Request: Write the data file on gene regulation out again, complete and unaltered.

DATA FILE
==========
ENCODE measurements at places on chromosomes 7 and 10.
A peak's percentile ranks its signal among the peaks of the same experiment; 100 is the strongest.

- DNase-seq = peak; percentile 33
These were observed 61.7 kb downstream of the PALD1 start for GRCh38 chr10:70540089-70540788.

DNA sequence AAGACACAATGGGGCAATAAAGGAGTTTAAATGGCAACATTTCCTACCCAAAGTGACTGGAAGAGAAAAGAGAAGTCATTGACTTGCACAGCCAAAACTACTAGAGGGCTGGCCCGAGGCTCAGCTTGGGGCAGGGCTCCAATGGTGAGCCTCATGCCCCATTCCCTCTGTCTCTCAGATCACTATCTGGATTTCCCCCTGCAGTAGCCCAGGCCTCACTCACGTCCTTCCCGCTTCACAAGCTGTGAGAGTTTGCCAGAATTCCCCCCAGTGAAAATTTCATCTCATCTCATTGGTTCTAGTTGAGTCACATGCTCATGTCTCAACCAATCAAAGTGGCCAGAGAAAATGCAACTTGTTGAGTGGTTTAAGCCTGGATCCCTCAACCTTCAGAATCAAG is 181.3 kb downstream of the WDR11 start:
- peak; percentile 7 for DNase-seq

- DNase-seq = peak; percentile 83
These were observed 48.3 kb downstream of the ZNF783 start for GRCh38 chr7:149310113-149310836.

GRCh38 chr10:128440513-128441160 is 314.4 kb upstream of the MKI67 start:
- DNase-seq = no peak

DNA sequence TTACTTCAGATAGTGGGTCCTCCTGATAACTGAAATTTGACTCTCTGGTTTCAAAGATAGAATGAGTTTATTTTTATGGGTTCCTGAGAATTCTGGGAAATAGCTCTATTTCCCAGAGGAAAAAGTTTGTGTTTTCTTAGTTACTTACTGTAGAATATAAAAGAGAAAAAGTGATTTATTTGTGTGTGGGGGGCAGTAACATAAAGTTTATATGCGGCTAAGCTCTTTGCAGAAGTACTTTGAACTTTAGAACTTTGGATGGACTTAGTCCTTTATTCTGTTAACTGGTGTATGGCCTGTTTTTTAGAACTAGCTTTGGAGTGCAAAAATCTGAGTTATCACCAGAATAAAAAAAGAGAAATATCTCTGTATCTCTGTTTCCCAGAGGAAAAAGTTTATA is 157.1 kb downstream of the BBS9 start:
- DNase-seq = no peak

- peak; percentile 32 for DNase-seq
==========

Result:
ENCODE measurements at places on chromosomes 7 and 10.
A peak's percentile ranks its signal among the peaks of the same experiment; 100 is the strongest.

- DNase-seq = peak; percentile 33
These were observed 61.7 kb downstream of the PALD1 start for GRCh38 chr10:70540089-70540788.

DNA sequence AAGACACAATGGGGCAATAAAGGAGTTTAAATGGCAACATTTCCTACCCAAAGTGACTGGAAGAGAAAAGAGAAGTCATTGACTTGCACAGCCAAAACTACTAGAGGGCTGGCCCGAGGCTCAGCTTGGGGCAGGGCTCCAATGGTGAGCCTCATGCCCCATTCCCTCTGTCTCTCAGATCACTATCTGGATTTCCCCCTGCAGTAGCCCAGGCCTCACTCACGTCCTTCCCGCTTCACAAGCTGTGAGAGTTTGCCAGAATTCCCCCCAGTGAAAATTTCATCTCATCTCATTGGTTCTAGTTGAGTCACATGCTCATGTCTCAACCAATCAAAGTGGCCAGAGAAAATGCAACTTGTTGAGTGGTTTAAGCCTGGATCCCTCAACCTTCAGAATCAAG is 181.3 kb downstream of the WDR11 start:
- peak; percentile 7 for DNase-seq

- DNase-seq = peak; percentile 83
These were observed 48.3 kb downstream of the ZNF783 start for GRCh38 chr7:149310113-149310836.

GRCh38 chr10:128440513-128441160 is 314.4 kb upstream of the MKI67 start:
- DNase-seq = no peak

DNA sequence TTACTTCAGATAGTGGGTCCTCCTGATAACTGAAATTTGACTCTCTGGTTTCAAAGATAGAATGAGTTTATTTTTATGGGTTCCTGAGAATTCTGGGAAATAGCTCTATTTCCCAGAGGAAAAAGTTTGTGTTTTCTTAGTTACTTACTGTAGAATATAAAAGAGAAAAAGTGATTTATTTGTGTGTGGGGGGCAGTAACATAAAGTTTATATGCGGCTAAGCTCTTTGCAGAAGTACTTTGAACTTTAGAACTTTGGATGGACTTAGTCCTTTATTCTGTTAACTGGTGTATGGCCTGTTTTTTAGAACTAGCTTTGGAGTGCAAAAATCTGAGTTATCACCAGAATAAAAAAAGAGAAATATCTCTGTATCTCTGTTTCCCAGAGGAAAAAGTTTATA is 157.1 kb downstream of the BBS9 start:
- DNase-seq = no peak

- peak; percentile 32 for DNase-seq